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Tuesday, April 26, 2016

The American Dream Is Now the Texas Dream

Why the Texas Miracle Survived the Oil Bust

Back when I was young, America was an optimistic country that grew rapidly. Before NIMBYism got out of control, builders could build vast new housing developments, and the government would supply brand new expressways. Housing was cheap, and the workforce grew fairly briskly.

That America is mostly gone, except in Texas. Many liberals thought Texas would have a recession when oil prices collapsed last year. After all, back around 1986 Texas had a fairly steep recession, after a similar collapse in oil prices.

But not this time; indeed unemployment just fell to 4.4% in February, which is only slightly above the all time low of 4.0%, which occurred during the boom year of 2000. Nor can this be attributed to people leaving the state; Texas continues to lead the US in population growth (total), and indeed growth actually picked up in the most recent 12 month period.

Of course Texas economic growth has slowed sharply due to the dramatic downturn in the fracking industry, but just look at how different the unemployment picture is compared to 1986:

I’d love to hear some thoughts as to why. I can think of three possible reasons:

1.  In 1986 Texas was also suffering from the hangover effects of the S&L fiasco, but this time its banking system is in better shape.

2.  Oil is now a smaller share of the Texas economy (but that can’t explain the entire difference).

3.  The explanation I like most is that in 1986 the rest of the country was still doing sort of OK, so the attraction of moving to Texas was less obvious than today. Now the rest of the US is stuck in The Great Stagnation, which makes Texas look good by comparison:

Liberal Governors, tired of looking bad next to Texas, may have hoped to catch a break as the full impact of cheap oil hit the Lone Star State in 2015. And Texas is creating jobs more slowly this year””1.1% growth through May versus 3.6% in the same period last year. Lower-paying positions in hospitality have substituted for higher-paying energy jobs.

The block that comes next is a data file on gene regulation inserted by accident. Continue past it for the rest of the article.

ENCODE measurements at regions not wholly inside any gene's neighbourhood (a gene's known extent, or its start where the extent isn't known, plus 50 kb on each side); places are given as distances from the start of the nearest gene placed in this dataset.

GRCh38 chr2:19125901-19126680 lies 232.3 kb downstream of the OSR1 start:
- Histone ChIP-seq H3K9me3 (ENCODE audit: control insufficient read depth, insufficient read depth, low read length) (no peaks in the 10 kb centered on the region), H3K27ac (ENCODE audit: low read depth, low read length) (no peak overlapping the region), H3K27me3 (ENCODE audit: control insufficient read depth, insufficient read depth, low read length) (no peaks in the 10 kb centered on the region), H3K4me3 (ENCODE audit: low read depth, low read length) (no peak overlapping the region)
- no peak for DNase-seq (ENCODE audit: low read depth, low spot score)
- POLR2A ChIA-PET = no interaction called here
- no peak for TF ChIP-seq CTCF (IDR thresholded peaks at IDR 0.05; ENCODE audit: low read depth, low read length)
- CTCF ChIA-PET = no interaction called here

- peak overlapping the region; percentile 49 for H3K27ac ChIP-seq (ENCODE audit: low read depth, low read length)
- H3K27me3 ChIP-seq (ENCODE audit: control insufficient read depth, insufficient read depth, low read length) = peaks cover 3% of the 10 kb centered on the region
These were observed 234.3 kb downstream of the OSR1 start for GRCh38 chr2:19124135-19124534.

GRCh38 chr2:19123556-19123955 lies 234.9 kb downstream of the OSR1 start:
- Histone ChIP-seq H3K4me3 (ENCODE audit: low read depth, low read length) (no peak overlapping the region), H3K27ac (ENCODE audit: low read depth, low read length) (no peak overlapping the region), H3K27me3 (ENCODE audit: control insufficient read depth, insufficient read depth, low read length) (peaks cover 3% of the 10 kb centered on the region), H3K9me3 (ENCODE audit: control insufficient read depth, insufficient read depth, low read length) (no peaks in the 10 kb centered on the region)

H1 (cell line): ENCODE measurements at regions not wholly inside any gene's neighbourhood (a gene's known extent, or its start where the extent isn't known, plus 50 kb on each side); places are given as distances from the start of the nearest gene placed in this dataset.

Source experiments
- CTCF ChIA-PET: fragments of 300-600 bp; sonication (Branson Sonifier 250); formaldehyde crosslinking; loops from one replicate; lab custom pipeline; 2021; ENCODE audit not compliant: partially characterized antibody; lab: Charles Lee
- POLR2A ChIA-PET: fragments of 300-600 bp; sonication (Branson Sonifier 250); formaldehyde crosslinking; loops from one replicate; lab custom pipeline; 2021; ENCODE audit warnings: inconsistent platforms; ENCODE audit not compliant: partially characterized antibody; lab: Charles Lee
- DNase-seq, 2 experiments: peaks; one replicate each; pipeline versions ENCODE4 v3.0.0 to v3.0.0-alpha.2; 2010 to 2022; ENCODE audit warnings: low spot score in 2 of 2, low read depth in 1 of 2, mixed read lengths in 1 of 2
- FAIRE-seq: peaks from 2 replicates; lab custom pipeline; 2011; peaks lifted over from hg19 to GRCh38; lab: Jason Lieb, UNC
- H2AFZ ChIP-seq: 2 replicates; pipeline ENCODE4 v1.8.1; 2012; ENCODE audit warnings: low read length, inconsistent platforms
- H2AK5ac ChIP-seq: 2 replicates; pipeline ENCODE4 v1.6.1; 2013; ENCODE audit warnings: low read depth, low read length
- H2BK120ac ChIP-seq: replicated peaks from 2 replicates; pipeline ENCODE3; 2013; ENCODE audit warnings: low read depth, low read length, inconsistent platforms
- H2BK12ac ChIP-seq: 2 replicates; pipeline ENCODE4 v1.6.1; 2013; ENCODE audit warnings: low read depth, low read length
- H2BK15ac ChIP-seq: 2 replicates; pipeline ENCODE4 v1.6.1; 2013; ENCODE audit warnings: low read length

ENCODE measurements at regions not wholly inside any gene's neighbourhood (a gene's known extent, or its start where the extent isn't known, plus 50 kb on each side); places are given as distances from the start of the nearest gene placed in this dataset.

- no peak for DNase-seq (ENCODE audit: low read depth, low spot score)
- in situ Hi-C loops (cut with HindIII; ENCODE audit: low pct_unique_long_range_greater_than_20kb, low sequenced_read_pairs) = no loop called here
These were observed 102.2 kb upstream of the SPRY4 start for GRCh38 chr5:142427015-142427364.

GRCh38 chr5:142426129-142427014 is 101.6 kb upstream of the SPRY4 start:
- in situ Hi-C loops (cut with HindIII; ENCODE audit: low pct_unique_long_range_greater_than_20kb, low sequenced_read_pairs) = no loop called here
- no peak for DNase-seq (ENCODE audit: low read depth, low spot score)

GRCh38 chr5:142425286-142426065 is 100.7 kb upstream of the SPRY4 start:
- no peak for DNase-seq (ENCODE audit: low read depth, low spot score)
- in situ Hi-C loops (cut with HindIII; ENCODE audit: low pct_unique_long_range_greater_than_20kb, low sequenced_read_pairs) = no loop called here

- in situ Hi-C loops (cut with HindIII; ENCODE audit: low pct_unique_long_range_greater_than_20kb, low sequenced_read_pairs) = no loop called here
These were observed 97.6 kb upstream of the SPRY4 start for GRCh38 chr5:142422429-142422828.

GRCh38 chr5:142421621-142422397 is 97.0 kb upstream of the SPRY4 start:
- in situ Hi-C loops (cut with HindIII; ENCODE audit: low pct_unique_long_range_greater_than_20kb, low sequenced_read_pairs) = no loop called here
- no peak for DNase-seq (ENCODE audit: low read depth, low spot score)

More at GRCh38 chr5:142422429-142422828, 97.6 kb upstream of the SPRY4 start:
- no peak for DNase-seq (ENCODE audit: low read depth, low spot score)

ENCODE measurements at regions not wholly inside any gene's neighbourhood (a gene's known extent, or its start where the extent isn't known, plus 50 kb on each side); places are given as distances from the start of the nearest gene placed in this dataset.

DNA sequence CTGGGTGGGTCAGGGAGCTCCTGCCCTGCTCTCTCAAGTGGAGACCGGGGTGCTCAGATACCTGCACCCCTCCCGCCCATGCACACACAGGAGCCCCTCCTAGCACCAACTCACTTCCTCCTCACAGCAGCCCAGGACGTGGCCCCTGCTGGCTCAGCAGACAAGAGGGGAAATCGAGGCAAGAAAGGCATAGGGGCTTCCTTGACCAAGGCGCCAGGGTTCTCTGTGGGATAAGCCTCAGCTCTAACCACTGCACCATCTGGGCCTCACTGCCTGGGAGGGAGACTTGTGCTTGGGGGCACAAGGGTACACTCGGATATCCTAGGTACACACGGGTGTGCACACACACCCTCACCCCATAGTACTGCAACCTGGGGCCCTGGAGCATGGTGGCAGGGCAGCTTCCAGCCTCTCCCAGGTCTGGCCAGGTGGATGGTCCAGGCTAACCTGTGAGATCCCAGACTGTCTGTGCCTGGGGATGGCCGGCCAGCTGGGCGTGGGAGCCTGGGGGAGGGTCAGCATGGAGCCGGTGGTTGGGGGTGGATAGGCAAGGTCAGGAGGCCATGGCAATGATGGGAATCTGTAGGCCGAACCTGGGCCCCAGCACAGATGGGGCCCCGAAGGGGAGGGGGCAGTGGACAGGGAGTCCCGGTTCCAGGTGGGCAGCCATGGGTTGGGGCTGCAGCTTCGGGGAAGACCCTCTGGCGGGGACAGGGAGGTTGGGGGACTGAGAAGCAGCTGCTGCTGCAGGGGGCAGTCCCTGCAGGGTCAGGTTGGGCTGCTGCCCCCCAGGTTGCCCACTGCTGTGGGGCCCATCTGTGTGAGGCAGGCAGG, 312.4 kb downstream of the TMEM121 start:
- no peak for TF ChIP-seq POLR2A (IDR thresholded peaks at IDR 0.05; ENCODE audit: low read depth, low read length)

But the overall economic resilience is a far cry from the Texas recessions that followed previous oil busts. Unemployment in the state, 4.3% in May [2015], was still well below the national average of 5.5% that month.

Some credit goes to the foresight of energy companies that made themselves less vulnerable with better balance sheets. In a report specifically focused on the energy capital of Houston, the Dallas Fed notes recent improvement in job growth and says that “refining, petrochemicals and service industries are managing to offset oil-producer woes.” Statewide, education and health services employment has also been strong.

Meanwhile in Austin, which has little exposure to the energy industry, business other than government is booming. May job growth surged at an annual rate of 6.6%, including “a significant increase in high-paying scientific and technical services jobs.” Texas is now America’s top technology exporter, surpassing long-time leader California.

Notice that the boom in Austin is helping to offset a slowdown in places like Houston, so that overall job growth continues to be positive. Back in 1986, Austin was not yet an important tech center.

Here, as in so many other recent cases, the pragmatic progressivism of Matt Yglesias (a Texas bull) has proved far more accurate than the ideological progressivism of Paul Krugman (a Texas bear). Progressives might not like the small government model of Texas, but wishful thinking won’t make the Texas miracle go away.

Cross-posted from the Money Illusion.

  • Scott B. Sumner is the director of the Program on Monetary Policy at the Mercatus Center and a professor at Bentley University. He blogs at the Money Illusion and Econlog.